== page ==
It’s famously said about writing that you should “write what you know.” Unfortunately, this can mean a lot of different things, and can be easily misunderstood. For example, you might think it means to only write about things you have actually experienced. But that would be like saying you can’t write about someone driving a car if you’ve never driven a car yourself. Obviously that doesn’t make sense.
So instead of telling kids to “write what you know,” I like to say that “the easiest thing to write about is your favorite thing,” because that is what you know the most about. If you love playing video games, you probably know a lot about them. If your favorite thing happens to be karate, or soccer, or pizza, you probably know a lot about that.
This doesn’t mean that your favorite thing is the only thing you should write about, but if you are ever stuck for an idea, just ask yourself what you like and then write a poem about it.
In fact, if you have a lot of things you like, you can even make a simple list poem of all of your favorite things. Here’s how.
“I Taught My Cat to Clean My Room” from the book My Hippo Has the Hiccups> is the first animated video I created on my own. I hope you enjoy it. I’m looking forward to creating more in the months to come.
There have been many times that I have been writing a poem and needed a list of animal names that rhymed with one another. To make it easier, I have collected the following list of rhyming animal names. Feel free to use these in your own animal poems.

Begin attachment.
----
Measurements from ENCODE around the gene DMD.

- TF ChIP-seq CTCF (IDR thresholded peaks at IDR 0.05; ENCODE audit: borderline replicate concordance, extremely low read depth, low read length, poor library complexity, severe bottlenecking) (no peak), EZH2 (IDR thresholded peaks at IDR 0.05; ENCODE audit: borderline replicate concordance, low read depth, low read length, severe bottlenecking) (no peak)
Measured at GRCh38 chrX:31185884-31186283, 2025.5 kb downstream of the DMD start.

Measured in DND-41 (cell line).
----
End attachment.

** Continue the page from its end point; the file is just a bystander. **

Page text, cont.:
It has happened more than once that I have needed to rhyme various parts of human or animal anatomy – body parts – in a poem. Here is the list that I refer to when I need it. I hope you find it useful as well.
If you ever find yourself writing a poem that involves food, especially a list poem, you may find it helpful to have a list of foods that rhyme with one another. Here are some common ones that you could use:
While a rhyming dictionary is always a handy tool to have when writing poems, sometimes it’s also helpful to have lists of rhyming words that are all in the same category. These rhyming word lists focus on common categories to help you write poems more quickly and easily.
For example, if you are writing a poem that involves sports, it might be helpful to rhyme kickball with stickball or biking with hiking. If you were writing a poem about foods, you might want to rhyme beans with greens, sardines, or nectarines. And a poem about geographical locations might rhyme Alaska with Nebraska, Austin with Boston, or Bulgaria with Bavaria.
Here are a few rhyming word lists that I have created. I hope you will find them useful in your own poetry.
In addition, I interviewed Erik Ode about his life as a poet and about his new book. Here is what he had to say.
Poems by Email
Best Kids Books
Audiobooks for Kids
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